Game 079 – Canadiens 9, Maple Leafs 1

Game 079
Canadiens 9, Maple Leafs 1
Saturday, January 7, 1928
Arena Gardens, Toronto, Ontario

One of the largest crowds to ever witness a professional hockey league game in Toronto saw the leading Montréal Canadiens give the Toronto Maple Leafs a most decisive trimming at Arena Gardens Saturday night.

The score was 9 to 1. It is the biggest score rolled up in the NHL in the past two seasons, and in these days of goalless and other kinds of low scoring hockey games, it may stand as a record for some time.

The Leafs have a habit of appearing at their worst when the turnstiles click the loudest and longest. It would have been pleasing indeed had they gone out and handed the Canadiens a beating. The fans were in the mood to thoroughly enjoy such a performance, and they were quite unprepared for the debacle that followed. For eighteen minutes of the contest, the teams battled even, and it was a hockey game.

Then the brilliant Morenz scored a goal for the Canadiens, and gave the Flying Frenchmen a start. In the second period, they piled in goals in a manner to give Jack Roach, the local net guardian, a dizzy spell, and they did not let up to any appreciable extent in the final period, even when the game was well salted away, and the fans were marching to the exits.

To add a touch of irony to the injury, the lone Toronto tally was unearned. It was a gift from the officials, who ruled that Gardner, the Canadien defenceman, had thrown his stick in checking Carson, as the latter bored in on the visiting net near the end of the final period.

The Leafs, though, weakened by the loss of Art Duncan, who was unable to play owing to a charley horse, held the league leaders even for most of the first period, and some good hockey was produced. It was not until the Canadiens had a three goal lead in the second period and Danny Cox drew a five minute penalty that the locals became demoralized, and the speedy Frenchmen gave a display of speed and combination that could not be dented. It is doubtful if any team in the league could have defeated Cecil Hart’s players Saturday night, and it had to be the Toronto team’s luck to be in a weakened condition before the record crowd of the past two seasons.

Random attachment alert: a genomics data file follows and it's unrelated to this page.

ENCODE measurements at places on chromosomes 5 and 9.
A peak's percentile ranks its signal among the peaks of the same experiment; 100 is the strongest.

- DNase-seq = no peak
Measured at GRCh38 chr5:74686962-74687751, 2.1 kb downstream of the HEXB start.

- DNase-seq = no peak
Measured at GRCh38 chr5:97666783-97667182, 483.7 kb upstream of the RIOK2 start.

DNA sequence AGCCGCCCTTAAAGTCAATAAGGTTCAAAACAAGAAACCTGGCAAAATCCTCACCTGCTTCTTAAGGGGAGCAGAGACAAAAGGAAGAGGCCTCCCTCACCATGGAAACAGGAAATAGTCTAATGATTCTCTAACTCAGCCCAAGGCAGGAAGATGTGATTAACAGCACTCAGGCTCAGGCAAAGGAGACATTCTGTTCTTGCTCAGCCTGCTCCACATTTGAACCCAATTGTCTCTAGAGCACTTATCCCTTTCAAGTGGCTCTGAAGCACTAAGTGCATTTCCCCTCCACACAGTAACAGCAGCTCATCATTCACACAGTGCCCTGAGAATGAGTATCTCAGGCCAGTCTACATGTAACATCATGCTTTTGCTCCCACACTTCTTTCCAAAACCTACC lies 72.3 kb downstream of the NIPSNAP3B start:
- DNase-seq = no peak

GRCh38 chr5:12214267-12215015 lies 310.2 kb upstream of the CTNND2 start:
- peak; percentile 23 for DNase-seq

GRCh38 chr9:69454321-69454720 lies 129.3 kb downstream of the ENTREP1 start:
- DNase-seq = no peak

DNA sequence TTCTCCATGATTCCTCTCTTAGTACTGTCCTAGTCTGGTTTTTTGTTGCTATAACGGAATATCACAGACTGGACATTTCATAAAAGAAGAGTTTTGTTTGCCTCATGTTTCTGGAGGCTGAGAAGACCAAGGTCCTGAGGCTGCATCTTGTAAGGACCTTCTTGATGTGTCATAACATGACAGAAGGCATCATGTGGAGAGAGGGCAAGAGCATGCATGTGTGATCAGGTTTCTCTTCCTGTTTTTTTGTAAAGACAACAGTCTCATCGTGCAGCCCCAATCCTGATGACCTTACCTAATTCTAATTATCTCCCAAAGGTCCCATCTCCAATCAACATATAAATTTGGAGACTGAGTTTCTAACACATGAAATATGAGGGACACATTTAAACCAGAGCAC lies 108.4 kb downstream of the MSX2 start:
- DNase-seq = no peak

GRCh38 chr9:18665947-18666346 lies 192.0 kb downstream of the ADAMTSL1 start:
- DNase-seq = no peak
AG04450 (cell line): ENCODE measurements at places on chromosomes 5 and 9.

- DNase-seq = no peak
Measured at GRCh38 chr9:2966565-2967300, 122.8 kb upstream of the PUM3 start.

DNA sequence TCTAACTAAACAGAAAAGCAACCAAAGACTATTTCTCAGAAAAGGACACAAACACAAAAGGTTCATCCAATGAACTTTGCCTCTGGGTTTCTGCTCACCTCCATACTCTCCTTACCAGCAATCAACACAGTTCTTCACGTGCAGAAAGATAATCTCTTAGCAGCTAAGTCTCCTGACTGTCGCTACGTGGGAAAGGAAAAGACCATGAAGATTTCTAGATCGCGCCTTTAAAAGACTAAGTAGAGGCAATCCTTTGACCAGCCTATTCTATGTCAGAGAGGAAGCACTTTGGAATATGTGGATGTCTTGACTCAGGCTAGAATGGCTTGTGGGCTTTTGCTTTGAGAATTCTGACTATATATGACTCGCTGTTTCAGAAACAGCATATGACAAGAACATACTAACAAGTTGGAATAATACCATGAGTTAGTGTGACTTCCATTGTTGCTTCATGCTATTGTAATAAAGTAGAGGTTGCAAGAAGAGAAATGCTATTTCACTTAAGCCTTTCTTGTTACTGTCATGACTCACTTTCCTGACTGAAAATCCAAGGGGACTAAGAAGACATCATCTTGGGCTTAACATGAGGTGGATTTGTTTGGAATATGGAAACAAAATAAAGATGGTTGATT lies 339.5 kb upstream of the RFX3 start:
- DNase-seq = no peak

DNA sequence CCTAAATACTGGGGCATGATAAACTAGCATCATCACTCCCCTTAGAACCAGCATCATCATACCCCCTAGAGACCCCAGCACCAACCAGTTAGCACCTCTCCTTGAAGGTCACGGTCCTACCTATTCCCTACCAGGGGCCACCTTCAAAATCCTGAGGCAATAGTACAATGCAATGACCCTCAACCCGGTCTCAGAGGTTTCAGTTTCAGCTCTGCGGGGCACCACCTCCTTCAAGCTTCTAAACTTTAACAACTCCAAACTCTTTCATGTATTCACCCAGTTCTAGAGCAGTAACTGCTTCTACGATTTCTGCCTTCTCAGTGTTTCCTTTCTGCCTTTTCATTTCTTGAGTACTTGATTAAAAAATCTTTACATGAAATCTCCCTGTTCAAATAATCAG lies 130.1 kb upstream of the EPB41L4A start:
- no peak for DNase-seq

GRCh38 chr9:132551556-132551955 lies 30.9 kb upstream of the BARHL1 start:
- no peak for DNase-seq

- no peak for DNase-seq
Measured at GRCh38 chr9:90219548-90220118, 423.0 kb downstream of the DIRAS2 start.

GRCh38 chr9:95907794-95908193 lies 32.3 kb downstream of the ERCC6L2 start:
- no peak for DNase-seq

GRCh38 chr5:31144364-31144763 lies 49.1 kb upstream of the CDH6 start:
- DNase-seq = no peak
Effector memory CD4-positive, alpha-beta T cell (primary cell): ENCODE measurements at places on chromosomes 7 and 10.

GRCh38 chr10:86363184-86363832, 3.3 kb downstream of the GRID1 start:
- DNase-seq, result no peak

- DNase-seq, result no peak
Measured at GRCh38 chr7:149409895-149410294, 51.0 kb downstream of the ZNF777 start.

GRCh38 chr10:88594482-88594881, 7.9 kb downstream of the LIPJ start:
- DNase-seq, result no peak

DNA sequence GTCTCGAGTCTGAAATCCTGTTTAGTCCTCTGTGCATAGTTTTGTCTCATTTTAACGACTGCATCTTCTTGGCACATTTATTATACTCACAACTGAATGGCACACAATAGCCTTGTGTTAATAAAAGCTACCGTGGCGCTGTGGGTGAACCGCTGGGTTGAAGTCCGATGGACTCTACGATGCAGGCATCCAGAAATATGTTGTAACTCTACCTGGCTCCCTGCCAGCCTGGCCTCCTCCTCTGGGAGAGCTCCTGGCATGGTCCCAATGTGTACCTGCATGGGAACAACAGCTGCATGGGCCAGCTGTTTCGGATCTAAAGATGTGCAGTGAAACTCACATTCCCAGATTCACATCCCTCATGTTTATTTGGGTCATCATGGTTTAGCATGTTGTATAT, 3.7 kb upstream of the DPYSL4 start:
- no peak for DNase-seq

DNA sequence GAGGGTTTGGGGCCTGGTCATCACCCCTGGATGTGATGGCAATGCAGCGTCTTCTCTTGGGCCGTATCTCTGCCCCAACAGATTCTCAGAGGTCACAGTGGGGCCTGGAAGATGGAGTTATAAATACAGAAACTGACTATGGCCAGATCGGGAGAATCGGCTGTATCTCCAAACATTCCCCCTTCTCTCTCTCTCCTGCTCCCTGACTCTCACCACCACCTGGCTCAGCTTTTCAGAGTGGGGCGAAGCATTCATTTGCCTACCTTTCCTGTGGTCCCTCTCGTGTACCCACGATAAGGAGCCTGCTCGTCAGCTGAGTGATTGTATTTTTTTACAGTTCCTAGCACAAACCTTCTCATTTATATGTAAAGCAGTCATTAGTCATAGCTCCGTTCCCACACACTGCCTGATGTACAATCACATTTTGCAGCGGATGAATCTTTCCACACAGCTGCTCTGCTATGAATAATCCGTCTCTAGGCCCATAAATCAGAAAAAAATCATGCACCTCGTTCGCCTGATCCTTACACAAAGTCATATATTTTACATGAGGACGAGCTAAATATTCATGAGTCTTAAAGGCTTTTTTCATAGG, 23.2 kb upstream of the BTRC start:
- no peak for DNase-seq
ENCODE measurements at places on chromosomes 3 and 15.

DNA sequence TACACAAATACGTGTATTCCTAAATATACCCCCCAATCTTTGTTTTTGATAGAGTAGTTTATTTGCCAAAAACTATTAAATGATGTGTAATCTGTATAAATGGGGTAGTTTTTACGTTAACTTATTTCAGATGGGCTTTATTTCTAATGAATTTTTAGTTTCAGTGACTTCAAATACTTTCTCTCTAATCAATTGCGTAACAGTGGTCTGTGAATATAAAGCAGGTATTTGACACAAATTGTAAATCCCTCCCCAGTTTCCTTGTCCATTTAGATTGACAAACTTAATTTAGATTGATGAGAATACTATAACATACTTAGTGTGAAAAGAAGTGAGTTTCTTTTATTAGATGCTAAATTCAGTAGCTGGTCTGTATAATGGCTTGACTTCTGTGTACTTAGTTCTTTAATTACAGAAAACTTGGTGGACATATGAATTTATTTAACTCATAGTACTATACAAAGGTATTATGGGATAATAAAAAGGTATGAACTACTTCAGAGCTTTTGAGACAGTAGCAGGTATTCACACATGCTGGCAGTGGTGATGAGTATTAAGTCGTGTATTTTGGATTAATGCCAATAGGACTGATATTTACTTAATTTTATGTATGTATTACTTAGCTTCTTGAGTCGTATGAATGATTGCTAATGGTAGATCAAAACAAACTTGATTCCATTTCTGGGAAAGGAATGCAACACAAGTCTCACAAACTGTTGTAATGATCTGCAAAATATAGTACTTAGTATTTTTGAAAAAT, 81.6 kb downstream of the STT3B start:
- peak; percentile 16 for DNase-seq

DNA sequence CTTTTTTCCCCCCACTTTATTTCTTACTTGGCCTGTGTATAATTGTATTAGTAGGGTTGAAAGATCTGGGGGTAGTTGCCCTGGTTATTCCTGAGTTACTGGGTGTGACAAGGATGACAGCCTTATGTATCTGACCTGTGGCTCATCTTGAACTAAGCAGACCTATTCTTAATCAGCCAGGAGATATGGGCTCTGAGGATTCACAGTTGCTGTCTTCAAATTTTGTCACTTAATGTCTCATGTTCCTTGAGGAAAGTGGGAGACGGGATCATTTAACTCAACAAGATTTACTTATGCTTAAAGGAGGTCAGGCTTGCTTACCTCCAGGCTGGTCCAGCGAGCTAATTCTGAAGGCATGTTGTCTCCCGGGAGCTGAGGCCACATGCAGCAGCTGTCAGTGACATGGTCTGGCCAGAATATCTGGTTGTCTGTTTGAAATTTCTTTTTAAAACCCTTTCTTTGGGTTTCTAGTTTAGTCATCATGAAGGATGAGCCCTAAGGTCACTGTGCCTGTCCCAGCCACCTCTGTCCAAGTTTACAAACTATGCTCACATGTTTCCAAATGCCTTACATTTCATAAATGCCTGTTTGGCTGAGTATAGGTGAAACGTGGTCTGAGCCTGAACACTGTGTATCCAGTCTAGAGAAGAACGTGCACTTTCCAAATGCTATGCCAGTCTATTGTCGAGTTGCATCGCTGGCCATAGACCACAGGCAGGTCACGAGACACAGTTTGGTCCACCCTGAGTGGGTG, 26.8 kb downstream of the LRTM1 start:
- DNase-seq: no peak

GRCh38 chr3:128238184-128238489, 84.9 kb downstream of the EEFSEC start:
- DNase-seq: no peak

Howie Morenz again demonstrated why he is regarded as the most brilliant player in the NHL. The Canadiens’ great centre player scored three goals of his team’s total, and was the best man on the ice. He engineered a good many of the most dangerous attacks on the Toronto net, and the locals seemed unable to stop him. The temperamental Joliat collected one tally, but he did not display as much good hockey as some of his teammates.

Gaudreault was conspicuous with his clever stickhandling and he scored a goal, while Leduc scored a couple of tallies and played a powerful game defensively. Larochelle scored a goal also, but it was a soft one, a long low shot from the wing completely eluding Roach. Gagné, whose neat skating and stickhandling are pretty to watch, got the other Canadien tally.